WASHINGTON, Jan. 5 (UPI) -- Lawmakers warned that even with the holiday season safely over, Americans are still at risk from al-Qaida, which "remains as dangerous as it was before Sept. 11."
The warnings came as the Arabic TV news network al-Jazeera broadcast a recently recorded audio tape, apparently of al-Qaida leader Osama bin Laden. Analysts said the tape might presage new attacks by the terrorist network.
"Al-Qaida remains as dangerous as it was before Sept. 11," the senior democrat on the house intelligence committee, Rep. Jane Harman, D-Calif., told CNN Sunday. "It is a horizontal -- meaning it doesn't need command just from the top -- organization, and it has cells all over the world."
"That worries me very much," Harman concluded.
Just before Christmas, the administration raised the nation's color-coded alert level from yellow or "elevated," to orange, or "high." Officials said they had intelligence that al-Qaida planned a large-scale attack against the United States over the holiday season, perhaps using hijacked airliners.
Rep. Christopher Cox, R.-Calif., told CNN that, although al-Qaida was still very much able to function, "a great deal has been accomplished" since Sept. 11 in terms of making the country safer.
But Cox, the chairman of the House Homeland Security Committee, acknowledged that America was a "soft target," and it would never be possible to achieve total security.
"We have a big, open society," he said. "Every shopping mall, every office building -- there is no end to it ... we can't harden every soft target in America."
Homeland security experts have long argued that -- with the enormous proliferation of targets and the unsustainable expense of protecting even a proportion of them -- the priority should be a "threat-vulnerability matrix" in which intelligence about terrorists' plans would be cross-indexed with a comprehensive database of possible targets to produce a "to do" list for security measures.
Harman called the absence of such an assessment, more than two years after 9/11, a "big gap" in the nation's defenses against terrorism.
Cox -- while acknowledging that that the job was "an ongoing work ... an enormous undertaking" -- said that the White House had in December issued a presidential directive instructing officials to prepare "a comprehensive, integrated national plan" by the end of 2004.
Democrats at the time criticized the executive order as too little, too late.
"This directive gives the Department another year to do a job we need completed today," said Rep. Jim Turner, D-Texas, the ranking member of the House Homeland Security Committee.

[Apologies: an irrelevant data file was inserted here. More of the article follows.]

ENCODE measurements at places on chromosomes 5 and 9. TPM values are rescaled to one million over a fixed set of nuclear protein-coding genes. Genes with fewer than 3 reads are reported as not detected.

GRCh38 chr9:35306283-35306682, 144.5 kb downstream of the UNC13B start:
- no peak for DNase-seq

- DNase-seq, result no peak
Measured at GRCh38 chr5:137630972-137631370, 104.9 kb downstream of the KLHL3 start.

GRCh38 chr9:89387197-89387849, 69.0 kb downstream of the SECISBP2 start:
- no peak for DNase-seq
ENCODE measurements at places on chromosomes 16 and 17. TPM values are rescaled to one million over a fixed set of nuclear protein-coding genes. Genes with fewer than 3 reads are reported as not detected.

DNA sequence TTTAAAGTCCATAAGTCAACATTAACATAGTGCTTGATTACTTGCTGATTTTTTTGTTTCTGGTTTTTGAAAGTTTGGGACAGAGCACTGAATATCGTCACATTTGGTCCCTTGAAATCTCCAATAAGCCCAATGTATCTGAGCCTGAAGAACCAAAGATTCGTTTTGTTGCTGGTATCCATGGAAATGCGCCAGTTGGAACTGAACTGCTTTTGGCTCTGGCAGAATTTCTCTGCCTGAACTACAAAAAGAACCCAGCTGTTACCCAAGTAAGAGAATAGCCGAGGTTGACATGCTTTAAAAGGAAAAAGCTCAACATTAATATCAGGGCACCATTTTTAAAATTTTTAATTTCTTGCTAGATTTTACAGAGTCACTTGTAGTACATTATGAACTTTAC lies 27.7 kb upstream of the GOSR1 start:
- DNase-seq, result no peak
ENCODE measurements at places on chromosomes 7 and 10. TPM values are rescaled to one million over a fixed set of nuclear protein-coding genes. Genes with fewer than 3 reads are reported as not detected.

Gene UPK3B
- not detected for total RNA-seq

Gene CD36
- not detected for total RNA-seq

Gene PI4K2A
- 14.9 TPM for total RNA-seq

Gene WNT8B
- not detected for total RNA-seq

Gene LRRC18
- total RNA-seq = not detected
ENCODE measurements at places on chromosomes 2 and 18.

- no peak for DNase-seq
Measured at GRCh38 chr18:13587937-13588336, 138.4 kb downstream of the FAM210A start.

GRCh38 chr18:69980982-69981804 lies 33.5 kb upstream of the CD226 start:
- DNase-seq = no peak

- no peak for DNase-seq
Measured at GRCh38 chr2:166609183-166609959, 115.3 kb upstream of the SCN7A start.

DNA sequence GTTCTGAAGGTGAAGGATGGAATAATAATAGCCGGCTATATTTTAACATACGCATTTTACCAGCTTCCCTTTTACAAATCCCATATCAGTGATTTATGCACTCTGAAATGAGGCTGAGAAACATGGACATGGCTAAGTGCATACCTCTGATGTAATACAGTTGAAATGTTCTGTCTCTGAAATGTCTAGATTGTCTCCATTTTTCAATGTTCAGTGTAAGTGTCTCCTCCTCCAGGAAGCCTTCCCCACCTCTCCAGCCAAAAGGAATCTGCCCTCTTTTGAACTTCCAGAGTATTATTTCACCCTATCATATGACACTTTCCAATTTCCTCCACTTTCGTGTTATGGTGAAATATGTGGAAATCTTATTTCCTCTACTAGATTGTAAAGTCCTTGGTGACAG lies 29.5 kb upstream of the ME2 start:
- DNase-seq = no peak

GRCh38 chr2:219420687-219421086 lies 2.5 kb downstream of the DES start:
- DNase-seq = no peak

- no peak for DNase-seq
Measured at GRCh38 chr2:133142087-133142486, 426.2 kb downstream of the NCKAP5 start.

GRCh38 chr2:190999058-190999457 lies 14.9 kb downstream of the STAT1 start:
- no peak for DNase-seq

"Our enemies will not wait and neither can we."
"This is just a plan for a plan," added a Democratic congressional aide, asking not to be identified. The aide pointed to a series of homeland security officials who testified last year before Congress that threat-vulnerability assessment was an ongoing -- and, in view of the constantly changing threat situation, potentially never ending -- task.
The assessment is "really a continuous work in process," Assistant Secretary of Homeland Security for Infrastructure Protection Robert Liscouski told a congressional panel last year. "I would be surprised, frankly, if we had that done in the next five years."
Underlining the urgency of the task, al-Jazeera broadcast an audiotape Sunday, apparently from bin Laden.
The voice on the tape made an elliptical reference to the capture of former Iraqi leader Saddam Hussein in mid-December and mentioned in straightforward terms about other recent events.
"He begins by saying 'I am Osama bin Laden'," al-Qaida analyst Peter Bergen told United Press International. "With that and all these time-specific references, there's no doubt in my mind that this is a self conscious effort at proving he's alive."
An official said U.S. intelligence agencies would study the recording to see if it really was bin Laden.
If it was, said private sector terror analyst Ben Venzke, it might well presage new attacks by al-Qaida.
In an e-mail alert, Venzke wrote that every major al-Qaida attack during the last two years was "preceded by the release of an Osama bin Laden audio tape with the exception of the attack on the French oil tanker Limburg. In the case of the Limburg attack, the tape was released the following day."
Harman said another weakness in the nation's security revealed by the holiday alert was the absence of a single, integrated and accurate "watch list" of terrorism suspects.
"The information ... that we gave to the French about people who might be on the passenger manifests for the planes that we've stopped from coming here, was inaccurate," she said, referring to reports that among the "terror suspects" identified from the watch lists were a young child, a Welsh insurance agent and an elderly Chinese woman.
Both lawmakers agreed that the national color-coded threat level system needed reform.
Cox said it was important that threat warnings did not "play into the terrorists' hands ... by having a one-size-fits-all message that's not only nonspecific as to region and infrastructure sector but also doesn't communicate better, more intensely, with people who could use the information, the first responders, as against the global news conference."
On the question of whether al-Qaida remained as dangerous as it was before Sept. 11, some analysts suggested that what had changed was the level of intelligence about its intentions that the United States has access to.
"It's like dyslexia," Bergen told UPI, "the level of reporting of dyslexia has risen enormously in the last 20 years. But, is there more of it? Or are we just more aware of it.
"Similarly, with al-Qaida, the fact that we are more aware of the threat now may just be a reflection of our greater knowledge about the organization."